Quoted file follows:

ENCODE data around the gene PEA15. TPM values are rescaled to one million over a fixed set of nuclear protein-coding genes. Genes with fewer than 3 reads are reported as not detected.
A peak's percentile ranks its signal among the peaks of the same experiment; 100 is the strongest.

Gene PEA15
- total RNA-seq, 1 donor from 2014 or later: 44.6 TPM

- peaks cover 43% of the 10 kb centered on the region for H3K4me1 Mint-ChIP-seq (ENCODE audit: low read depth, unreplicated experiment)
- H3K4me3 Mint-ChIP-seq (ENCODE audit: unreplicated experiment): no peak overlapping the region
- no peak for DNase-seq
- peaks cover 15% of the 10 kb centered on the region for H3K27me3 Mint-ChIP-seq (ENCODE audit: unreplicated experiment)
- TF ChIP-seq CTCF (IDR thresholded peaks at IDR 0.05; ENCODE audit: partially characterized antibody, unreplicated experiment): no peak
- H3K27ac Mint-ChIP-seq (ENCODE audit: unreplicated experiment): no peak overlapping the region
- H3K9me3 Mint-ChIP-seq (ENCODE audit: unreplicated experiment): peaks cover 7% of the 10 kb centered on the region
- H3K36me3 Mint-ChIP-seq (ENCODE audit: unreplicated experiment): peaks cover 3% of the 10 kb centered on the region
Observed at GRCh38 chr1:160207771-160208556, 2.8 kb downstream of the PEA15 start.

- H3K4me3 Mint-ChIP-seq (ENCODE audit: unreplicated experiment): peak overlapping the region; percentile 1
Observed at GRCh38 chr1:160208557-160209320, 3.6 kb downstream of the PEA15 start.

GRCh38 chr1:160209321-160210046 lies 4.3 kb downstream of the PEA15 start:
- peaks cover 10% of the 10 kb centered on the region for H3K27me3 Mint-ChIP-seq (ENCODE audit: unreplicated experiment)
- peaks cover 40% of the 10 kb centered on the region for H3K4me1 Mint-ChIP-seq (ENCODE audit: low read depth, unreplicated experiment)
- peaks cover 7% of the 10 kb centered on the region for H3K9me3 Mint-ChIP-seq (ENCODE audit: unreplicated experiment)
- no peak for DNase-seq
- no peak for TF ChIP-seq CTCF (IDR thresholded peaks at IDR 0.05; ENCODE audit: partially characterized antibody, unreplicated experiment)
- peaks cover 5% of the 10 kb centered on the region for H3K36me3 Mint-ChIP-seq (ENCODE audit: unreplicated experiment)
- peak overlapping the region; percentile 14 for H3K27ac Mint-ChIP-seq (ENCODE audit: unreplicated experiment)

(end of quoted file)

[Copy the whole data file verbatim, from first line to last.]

ENCODE data around the gene PEA15. TPM values are rescaled to one million over a fixed set of nuclear protein-coding genes. Genes with fewer than 3 reads are reported as not detected.
A peak's percentile ranks its signal among the peaks of the same experiment; 100 is the strongest.

Gene PEA15
- total RNA-seq, 1 donor from 2014 or later: 44.6 TPM

- peaks cover 43% of the 10 kb centered on the region for H3K4me1 Mint-ChIP-seq (ENCODE audit: low read depth, unreplicated experiment)
- H3K4me3 Mint-ChIP-seq (ENCODE audit: unreplicated experiment): no peak overlapping the region
- no peak for DNase-seq
- peaks cover 15% of the 10 kb centered on the region for H3K27me3 Mint-ChIP-seq (ENCODE audit: unreplicated experiment)
- TF ChIP-seq CTCF (IDR thresholded peaks at IDR 0.05; ENCODE audit: partially characterized antibody, unreplicated experiment): no peak
- H3K27ac Mint-ChIP-seq (ENCODE audit: unreplicated experiment): no peak overlapping the region
- H3K9me3 Mint-ChIP-seq (ENCODE audit: unreplicated experiment): peaks cover 7% of the 10 kb centered on the region
- H3K36me3 Mint-ChIP-seq (ENCODE audit: unreplicated experiment): peaks cover 3% of the 10 kb centered on the region
Observed at GRCh38 chr1:160207771-160208556, 2.8 kb downstream of the PEA15 start.

- H3K4me3 Mint-ChIP-seq (ENCODE audit: unreplicated experiment): peak overlapping the region; percentile 1
Observed at GRCh38 chr1:160208557-160209320, 3.6 kb downstream of the PEA15 start.

GRCh38 chr1:160209321-160210046 lies 4.3 kb downstream of the PEA15 start:
- peaks cover 10% of the 10 kb centered on the region for H3K27me3 Mint-ChIP-seq (ENCODE audit: unreplicated experiment)
- peaks cover 40% of the 10 kb centered on the region for H3K4me1 Mint-ChIP-seq (ENCODE audit: low read depth, unreplicated experiment)
- peaks cover 7% of the 10 kb centered on the region for H3K9me3 Mint-ChIP-seq (ENCODE audit: unreplicated experiment)
- no peak for DNase-seq
- no peak for TF ChIP-seq CTCF (IDR thresholded peaks at IDR 0.05; ENCODE audit: partially characterized antibody, unreplicated experiment)
- peaks cover 5% of the 10 kb centered on the region for H3K36me3 Mint-ChIP-seq (ENCODE audit: unreplicated experiment)
- peak overlapping the region; percentile 14 for H3K27ac Mint-ChIP-seq (ENCODE audit: unreplicated experiment)